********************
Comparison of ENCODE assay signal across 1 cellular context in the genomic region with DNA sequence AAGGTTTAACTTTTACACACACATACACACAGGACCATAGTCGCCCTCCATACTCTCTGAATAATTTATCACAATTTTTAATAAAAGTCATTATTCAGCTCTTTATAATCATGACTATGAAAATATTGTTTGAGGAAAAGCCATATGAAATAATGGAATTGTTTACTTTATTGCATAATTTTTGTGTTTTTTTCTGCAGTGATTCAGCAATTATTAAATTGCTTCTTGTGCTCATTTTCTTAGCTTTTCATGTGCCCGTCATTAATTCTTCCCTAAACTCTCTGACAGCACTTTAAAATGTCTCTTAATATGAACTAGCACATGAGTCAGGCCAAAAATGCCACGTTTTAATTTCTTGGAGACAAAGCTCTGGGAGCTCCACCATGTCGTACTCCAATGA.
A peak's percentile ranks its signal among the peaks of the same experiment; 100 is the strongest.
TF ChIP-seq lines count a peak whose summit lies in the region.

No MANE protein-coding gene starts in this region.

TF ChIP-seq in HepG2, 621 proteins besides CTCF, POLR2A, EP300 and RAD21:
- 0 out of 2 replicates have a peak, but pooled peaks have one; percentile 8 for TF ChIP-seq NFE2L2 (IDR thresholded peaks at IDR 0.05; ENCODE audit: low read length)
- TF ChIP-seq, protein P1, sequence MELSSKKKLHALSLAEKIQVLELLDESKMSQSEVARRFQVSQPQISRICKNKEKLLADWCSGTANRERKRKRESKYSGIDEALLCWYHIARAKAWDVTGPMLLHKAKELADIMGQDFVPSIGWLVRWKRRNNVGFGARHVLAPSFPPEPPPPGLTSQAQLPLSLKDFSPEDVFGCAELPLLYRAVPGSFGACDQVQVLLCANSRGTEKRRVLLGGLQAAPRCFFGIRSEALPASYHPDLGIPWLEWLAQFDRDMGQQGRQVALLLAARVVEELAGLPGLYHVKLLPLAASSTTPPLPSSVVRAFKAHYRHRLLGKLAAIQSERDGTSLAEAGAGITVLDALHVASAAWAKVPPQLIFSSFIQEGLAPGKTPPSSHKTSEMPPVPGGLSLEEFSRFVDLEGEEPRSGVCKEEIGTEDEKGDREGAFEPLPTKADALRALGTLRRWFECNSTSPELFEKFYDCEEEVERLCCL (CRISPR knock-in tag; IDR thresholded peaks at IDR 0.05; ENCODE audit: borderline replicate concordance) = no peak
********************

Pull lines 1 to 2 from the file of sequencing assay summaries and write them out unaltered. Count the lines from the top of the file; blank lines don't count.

Comparison of ENCODE assay signal across 1 cellular context in the genomic region with DNA sequence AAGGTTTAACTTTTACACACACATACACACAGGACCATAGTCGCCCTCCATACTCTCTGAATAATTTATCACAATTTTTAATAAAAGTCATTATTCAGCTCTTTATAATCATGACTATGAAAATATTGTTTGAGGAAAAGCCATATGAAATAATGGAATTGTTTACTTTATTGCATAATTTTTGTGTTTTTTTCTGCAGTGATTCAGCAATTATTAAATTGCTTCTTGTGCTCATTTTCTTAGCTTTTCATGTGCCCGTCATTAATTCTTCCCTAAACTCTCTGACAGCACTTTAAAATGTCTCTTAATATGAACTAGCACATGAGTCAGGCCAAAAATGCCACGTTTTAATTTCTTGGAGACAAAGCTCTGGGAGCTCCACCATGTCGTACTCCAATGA.
A peak's percentile ranks its signal among the peaks of the same experiment; 100 is the strongest.